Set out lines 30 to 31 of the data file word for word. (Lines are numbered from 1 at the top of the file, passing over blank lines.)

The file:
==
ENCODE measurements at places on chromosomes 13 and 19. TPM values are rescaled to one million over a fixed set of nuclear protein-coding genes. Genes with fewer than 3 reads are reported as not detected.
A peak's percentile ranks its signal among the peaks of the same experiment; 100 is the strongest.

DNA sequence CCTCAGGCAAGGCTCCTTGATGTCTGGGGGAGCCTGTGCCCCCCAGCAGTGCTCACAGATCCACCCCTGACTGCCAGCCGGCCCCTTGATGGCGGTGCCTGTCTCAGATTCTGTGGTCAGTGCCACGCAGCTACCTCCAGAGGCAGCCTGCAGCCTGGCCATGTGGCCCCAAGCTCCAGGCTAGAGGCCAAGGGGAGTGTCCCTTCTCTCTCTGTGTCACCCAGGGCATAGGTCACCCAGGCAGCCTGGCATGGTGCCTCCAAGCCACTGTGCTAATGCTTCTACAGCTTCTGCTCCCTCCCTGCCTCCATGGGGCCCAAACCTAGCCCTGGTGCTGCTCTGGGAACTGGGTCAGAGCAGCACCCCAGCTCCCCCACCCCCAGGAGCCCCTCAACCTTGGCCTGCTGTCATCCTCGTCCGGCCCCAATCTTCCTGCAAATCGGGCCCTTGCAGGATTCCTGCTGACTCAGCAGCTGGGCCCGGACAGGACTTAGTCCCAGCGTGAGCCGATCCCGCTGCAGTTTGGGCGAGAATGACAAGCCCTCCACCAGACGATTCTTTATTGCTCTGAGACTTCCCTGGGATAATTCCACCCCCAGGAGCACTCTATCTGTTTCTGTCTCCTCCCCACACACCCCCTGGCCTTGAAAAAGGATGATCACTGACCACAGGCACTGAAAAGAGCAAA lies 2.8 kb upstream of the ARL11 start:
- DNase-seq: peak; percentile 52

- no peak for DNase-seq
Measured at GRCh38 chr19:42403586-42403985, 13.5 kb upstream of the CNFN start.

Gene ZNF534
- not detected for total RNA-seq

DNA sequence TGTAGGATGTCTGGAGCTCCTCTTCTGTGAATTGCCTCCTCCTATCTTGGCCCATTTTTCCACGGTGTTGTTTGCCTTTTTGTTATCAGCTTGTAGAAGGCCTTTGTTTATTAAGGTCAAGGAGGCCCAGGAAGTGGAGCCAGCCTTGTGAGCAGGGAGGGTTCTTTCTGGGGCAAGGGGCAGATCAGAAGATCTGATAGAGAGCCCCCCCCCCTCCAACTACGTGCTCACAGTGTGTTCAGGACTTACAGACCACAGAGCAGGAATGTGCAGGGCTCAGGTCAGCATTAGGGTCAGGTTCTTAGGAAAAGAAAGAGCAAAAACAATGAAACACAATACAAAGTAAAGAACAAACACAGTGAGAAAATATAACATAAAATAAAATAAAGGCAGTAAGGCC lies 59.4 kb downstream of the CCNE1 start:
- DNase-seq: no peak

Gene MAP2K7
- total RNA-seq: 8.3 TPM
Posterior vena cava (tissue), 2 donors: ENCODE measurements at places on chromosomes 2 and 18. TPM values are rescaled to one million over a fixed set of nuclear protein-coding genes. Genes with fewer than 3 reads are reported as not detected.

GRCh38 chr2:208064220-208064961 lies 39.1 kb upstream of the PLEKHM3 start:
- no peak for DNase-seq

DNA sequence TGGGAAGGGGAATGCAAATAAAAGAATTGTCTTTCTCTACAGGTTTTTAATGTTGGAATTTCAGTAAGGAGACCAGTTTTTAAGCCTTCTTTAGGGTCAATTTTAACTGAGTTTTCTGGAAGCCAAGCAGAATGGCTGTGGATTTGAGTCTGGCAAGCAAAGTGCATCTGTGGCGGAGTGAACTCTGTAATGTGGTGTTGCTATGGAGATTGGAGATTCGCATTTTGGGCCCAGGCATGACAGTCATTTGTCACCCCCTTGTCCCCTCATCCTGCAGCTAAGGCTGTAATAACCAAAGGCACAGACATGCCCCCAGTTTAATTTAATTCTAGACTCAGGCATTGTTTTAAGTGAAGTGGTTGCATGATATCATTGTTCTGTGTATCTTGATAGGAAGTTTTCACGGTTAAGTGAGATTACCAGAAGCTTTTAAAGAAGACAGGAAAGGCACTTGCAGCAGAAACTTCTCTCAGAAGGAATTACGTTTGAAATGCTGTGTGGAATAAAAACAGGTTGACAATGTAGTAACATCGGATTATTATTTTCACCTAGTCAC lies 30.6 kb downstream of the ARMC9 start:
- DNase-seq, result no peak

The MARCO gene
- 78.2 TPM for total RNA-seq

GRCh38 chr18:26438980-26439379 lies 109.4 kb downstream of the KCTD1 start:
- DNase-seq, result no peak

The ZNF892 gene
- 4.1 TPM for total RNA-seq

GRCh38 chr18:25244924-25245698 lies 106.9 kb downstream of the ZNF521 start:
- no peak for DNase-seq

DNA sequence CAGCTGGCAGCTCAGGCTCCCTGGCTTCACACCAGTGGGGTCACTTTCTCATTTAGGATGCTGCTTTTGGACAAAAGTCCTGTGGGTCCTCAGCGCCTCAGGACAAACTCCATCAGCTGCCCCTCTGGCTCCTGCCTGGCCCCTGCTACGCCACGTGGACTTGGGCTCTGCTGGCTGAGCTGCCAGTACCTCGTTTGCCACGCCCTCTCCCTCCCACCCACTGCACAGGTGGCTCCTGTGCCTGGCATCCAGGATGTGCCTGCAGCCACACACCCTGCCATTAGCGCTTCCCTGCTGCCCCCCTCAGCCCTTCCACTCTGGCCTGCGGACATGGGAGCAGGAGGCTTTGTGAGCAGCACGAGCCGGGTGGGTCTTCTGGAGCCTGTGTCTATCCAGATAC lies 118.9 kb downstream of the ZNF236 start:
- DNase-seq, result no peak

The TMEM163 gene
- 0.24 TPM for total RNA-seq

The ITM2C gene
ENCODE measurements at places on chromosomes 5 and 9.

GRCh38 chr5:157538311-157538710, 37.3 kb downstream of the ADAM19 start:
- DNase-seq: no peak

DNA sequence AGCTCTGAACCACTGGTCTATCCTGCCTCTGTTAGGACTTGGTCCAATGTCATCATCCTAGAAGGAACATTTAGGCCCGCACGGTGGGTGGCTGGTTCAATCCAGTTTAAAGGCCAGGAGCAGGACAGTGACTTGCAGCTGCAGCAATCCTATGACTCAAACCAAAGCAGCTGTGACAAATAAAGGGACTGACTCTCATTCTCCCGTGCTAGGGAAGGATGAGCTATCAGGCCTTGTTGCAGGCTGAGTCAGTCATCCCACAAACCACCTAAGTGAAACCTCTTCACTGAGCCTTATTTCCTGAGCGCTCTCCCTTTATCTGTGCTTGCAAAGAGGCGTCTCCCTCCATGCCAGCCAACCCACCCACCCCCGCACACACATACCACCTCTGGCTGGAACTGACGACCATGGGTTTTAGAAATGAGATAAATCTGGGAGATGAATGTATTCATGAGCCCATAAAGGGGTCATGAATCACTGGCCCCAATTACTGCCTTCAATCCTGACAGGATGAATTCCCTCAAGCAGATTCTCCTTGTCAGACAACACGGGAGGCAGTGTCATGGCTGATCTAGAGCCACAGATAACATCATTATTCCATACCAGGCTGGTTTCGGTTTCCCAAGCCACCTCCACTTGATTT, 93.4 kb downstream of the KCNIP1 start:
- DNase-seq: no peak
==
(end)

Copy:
The ITM2C gene
ENCODE measurements at places on chromosomes 5 and 9.